“Attitude is a choice. Happiness is a choice. Optimism is a choice. Kindness is a choice. Giving is a choice. Respect is a choice. Whatever choice you make makes you. Choose wisely.”
― Roy T. Bennett
A sincere thanks to all the awesome experts who shared their best tips, insights and strategies on how to overcome bitterness in life.
Today my task is to help you overcome bitterness (no simple assignment!), but there is something I want you to know first: your bitterness is justified.
I believe you.
You have good reasons to be bitter: People have hurt you deeply. You have had painful experiences with organizations and churches and corporations. Systems are biased against you. You have experienced betrayals and losses beyond words.
You’re right. Your reasons are valid. You have a right to be angry and resentful and frustrated and bitter.
The way to overcome bitterness is not to sugarcoat the experiences that caused your feelings or to come up with three reasons for the good that came out of your pain.
Instead, I am giving you permission to look it in the face and say “That was really awful. That sucked. That was wrong and should not have happened. It has caused me more than my share of pain, damage, or hard work.”
And, also – one more thing before we move on: I’m sorry. I’m sorry that you had to go through that, that you continue to experience pain and damage from it. I’m sorry for the ways it has affected your life and your family.
Bitterness forms as the result of feelings that have hardened and sunk in over time.
They were most likely feelings that you could not express or deal with in the moment. There was probably no one that apologized to you, either because they were incapable or unwilling. Then, like metamorphic rock that forms from the heat and pressure deep below the earth’s surface, the feelings changed over time into something harder to penetrate and harder to release.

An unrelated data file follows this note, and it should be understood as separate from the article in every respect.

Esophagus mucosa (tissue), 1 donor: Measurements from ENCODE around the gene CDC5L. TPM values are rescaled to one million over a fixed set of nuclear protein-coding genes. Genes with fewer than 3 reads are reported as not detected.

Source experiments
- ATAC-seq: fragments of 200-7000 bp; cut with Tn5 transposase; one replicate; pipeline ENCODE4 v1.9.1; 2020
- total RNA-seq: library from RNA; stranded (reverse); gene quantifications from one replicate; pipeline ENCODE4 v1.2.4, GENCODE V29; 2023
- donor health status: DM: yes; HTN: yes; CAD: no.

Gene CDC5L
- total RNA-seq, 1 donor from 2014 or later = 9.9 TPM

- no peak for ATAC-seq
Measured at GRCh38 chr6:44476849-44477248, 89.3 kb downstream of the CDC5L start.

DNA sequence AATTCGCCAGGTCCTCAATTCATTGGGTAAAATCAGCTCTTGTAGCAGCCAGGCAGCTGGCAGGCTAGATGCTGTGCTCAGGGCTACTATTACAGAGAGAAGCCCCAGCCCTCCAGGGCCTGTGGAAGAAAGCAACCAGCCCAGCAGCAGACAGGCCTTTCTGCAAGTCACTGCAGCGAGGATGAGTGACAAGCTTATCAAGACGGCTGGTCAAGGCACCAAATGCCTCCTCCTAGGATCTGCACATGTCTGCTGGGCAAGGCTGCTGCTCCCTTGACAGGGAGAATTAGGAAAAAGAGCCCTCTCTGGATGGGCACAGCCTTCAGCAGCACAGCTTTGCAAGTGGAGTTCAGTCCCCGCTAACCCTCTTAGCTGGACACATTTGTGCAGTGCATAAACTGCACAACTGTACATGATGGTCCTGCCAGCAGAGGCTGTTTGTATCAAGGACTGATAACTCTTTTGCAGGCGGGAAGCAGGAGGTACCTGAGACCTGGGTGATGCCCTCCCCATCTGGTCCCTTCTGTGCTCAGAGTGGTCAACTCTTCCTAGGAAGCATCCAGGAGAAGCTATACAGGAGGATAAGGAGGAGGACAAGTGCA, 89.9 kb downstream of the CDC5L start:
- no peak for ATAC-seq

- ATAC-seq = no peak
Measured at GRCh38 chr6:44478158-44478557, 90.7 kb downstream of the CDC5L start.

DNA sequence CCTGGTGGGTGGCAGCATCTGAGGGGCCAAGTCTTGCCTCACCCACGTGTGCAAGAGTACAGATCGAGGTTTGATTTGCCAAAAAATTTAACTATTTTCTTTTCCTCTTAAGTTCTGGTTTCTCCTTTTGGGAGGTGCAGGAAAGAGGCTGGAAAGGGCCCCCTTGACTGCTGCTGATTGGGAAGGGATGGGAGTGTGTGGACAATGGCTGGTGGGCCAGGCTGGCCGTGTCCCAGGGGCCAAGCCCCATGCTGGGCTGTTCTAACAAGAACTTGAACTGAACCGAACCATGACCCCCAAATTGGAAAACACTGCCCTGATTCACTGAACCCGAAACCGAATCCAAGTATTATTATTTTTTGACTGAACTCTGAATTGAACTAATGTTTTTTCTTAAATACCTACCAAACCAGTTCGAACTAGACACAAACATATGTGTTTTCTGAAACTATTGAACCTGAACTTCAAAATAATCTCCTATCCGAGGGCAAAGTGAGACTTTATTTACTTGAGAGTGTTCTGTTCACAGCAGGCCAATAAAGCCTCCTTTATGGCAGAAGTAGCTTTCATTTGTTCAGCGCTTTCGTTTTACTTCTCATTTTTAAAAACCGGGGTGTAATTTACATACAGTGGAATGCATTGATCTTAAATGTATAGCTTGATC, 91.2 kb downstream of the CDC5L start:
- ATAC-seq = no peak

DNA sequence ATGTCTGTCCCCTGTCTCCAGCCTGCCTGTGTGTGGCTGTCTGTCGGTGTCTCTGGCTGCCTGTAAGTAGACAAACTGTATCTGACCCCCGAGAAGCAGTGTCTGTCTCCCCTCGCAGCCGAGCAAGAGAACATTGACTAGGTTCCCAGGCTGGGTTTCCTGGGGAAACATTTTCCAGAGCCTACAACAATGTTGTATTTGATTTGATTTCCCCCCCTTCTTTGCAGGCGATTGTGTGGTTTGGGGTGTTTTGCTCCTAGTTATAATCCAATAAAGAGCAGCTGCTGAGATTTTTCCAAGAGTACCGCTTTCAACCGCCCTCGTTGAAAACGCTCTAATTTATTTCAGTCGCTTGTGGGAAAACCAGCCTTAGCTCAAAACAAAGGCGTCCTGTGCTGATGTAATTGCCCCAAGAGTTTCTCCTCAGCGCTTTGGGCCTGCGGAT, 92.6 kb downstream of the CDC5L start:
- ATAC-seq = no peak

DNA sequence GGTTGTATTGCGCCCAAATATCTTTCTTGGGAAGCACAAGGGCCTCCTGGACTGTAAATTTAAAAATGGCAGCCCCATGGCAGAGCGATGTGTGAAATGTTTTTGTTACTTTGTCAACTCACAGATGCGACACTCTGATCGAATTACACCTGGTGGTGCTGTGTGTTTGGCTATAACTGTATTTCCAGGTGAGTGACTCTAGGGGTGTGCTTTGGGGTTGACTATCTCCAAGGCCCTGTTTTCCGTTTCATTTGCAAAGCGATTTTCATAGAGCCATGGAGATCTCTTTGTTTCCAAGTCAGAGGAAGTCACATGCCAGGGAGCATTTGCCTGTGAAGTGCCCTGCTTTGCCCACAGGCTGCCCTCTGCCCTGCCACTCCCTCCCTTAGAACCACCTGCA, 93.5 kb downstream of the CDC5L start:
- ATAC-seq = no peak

There is a reason we have so much trouble releasing these feelings.
Bitterness has a message that it whispers into our ear: “You are safer with me. I will protect you. I will make sure this never happens again. If you let go of me, you’ll be vulnerable. You might be tricked right into the same situation all over again.”
If you are serious about overcoming bitterness, then I have some good news and some bad news.
The good news is that it is possible: you can overcome resentment and be free from its effects on your life. The bad news is that letting go of bitterness is hard and painful work that requires loss and sacrifice.
Hard Work Part 1
People who are bitter often have less emotional response in their daily lives. Yet beyond the tough exterior of the bitterness, there are tender feelings – sadness, pain, fear, fresh anger.
After we acknowledge that the bitterness is justified, then we must bravely look at the feelings that are trapped inside it. This is “Hard Work Part 1.” It will take some journaling or talking it through with a trusted person. We need to recover vulnerability – even if it seems too callous to ever be soft again.